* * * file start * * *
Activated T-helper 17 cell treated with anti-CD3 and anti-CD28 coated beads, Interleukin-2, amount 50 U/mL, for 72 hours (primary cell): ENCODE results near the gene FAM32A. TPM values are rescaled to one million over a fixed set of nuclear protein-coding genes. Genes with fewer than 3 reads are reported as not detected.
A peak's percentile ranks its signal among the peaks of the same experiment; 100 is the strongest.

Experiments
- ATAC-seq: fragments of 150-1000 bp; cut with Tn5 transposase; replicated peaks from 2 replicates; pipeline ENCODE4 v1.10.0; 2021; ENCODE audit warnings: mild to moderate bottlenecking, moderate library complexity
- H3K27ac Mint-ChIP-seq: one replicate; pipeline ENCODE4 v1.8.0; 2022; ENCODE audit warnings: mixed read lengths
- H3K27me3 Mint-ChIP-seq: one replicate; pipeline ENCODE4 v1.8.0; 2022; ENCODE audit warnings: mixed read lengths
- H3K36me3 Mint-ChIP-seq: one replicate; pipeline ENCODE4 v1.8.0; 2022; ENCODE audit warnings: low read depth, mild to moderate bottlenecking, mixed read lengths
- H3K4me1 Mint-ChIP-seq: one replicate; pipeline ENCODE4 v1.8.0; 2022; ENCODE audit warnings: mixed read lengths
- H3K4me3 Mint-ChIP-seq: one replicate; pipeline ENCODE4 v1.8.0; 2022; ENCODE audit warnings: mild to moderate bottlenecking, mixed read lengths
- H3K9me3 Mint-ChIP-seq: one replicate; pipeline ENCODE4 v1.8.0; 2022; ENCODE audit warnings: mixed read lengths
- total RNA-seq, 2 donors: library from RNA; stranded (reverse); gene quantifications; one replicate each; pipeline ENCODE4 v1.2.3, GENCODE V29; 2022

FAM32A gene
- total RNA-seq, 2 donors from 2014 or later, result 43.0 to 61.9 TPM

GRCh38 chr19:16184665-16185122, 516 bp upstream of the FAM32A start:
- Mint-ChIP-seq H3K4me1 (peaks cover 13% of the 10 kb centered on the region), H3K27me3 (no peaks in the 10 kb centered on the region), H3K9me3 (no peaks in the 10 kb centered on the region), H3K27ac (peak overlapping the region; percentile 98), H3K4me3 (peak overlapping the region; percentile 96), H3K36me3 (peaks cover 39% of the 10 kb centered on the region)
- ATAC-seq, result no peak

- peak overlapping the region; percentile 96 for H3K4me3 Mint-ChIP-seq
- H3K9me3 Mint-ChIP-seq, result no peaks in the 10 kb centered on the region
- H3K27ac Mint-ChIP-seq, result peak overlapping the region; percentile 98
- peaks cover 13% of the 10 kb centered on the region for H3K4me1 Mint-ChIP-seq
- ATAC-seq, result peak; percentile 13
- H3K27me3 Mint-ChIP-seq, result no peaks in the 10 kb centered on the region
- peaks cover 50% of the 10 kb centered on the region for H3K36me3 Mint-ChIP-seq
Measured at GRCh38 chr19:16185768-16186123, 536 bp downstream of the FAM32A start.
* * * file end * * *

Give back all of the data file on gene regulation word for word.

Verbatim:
Activated T-helper 17 cell treated with anti-CD3 and anti-CD28 coated beads, Interleukin-2, amount 50 U/mL, for 72 hours (primary cell): ENCODE results near the gene FAM32A. TPM values are rescaled to one million over a fixed set of nuclear protein-coding genes. Genes with fewer than 3 reads are reported as not detected.
A peak's percentile ranks its signal among the peaks of the same experiment; 100 is the strongest.

Experiments
- ATAC-seq: fragments of 150-1000 bp; cut with Tn5 transposase; replicated peaks from 2 replicates; pipeline ENCODE4 v1.10.0; 2021; ENCODE audit warnings: mild to moderate bottlenecking, moderate library complexity
- H3K27ac Mint-ChIP-seq: one replicate; pipeline ENCODE4 v1.8.0; 2022; ENCODE audit warnings: mixed read lengths
- H3K27me3 Mint-ChIP-seq: one replicate; pipeline ENCODE4 v1.8.0; 2022; ENCODE audit warnings: mixed read lengths
- H3K36me3 Mint-ChIP-seq: one replicate; pipeline ENCODE4 v1.8.0; 2022; ENCODE audit warnings: low read depth, mild to moderate bottlenecking, mixed read lengths
- H3K4me1 Mint-ChIP-seq: one replicate; pipeline ENCODE4 v1.8.0; 2022; ENCODE audit warnings: mixed read lengths
- H3K4me3 Mint-ChIP-seq: one replicate; pipeline ENCODE4 v1.8.0; 2022; ENCODE audit warnings: mild to moderate bottlenecking, mixed read lengths
- H3K9me3 Mint-ChIP-seq: one replicate; pipeline ENCODE4 v1.8.0; 2022; ENCODE audit warnings: mixed read lengths
- total RNA-seq, 2 donors: library from RNA; stranded (reverse); gene quantifications; one replicate each; pipeline ENCODE4 v1.2.3, GENCODE V29; 2022

FAM32A gene
- total RNA-seq, 2 donors from 2014 or later, result 43.0 to 61.9 TPM

GRCh38 chr19:16184665-16185122, 516 bp upstream of the FAM32A start:
- Mint-ChIP-seq H3K4me1 (peaks cover 13% of the 10 kb centered on the region), H3K27me3 (no peaks in the 10 kb centered on the region), H3K9me3 (no peaks in the 10 kb centered on the region), H3K27ac (peak overlapping the region; percentile 98), H3K4me3 (peak overlapping the region; percentile 96), H3K36me3 (peaks cover 39% of the 10 kb centered on the region)
- ATAC-seq, result no peak

- peak overlapping the region; percentile 96 for H3K4me3 Mint-ChIP-seq
- H3K9me3 Mint-ChIP-seq, result no peaks in the 10 kb centered on the region
- H3K27ac Mint-ChIP-seq, result peak overlapping the region; percentile 98
- peaks cover 13% of the 10 kb centered on the region for H3K4me1 Mint-ChIP-seq
- ATAC-seq, result peak; percentile 13
- H3K27me3 Mint-ChIP-seq, result no peaks in the 10 kb centered on the region
- peaks cover 50% of the 10 kb centered on the region for H3K36me3 Mint-ChIP-seq
Measured at GRCh38 chr19:16185768-16186123, 536 bp downstream of the FAM32A start.